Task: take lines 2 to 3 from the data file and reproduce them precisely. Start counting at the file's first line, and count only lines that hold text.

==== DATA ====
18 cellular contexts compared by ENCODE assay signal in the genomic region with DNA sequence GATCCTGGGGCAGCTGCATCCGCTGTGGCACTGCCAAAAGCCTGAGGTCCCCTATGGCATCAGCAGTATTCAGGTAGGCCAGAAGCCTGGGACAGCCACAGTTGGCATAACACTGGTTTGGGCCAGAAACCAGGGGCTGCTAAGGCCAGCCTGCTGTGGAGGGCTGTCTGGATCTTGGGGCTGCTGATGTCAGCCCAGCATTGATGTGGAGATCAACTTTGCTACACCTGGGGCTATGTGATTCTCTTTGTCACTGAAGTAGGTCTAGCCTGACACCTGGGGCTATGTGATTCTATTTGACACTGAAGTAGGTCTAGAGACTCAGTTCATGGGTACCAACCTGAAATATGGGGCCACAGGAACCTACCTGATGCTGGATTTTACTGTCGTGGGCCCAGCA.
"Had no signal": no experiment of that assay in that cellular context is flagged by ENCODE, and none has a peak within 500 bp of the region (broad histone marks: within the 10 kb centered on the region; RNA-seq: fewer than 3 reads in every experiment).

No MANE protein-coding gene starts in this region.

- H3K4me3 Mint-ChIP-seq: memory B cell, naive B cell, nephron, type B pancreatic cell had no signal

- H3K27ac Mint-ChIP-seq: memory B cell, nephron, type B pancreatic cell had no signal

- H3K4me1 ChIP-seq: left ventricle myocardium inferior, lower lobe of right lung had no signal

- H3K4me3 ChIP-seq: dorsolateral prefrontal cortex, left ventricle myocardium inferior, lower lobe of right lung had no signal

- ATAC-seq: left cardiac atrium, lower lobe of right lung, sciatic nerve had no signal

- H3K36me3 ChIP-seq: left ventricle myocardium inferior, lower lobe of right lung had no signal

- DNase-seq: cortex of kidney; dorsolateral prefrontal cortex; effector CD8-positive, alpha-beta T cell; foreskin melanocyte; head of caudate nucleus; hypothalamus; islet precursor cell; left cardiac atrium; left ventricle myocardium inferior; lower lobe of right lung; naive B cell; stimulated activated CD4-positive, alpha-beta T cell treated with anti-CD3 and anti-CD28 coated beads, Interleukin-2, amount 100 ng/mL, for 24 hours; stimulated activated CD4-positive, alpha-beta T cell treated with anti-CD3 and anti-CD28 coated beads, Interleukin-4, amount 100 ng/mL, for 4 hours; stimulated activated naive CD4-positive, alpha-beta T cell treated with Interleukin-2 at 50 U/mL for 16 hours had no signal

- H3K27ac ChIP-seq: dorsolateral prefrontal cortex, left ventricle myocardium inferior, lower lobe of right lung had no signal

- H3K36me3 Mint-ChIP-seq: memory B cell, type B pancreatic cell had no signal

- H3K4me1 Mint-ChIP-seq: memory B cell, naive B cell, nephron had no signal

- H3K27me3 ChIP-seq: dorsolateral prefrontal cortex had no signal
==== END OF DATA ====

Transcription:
"Had no signal": no experiment of that assay in that cellular context is flagged by ENCODE, and none has a peak within 500 bp of the region (broad histone marks: within the 10 kb centered on the region; RNA-seq: fewer than 3 reads in every experiment).

No MANE protein-coding gene starts in this region.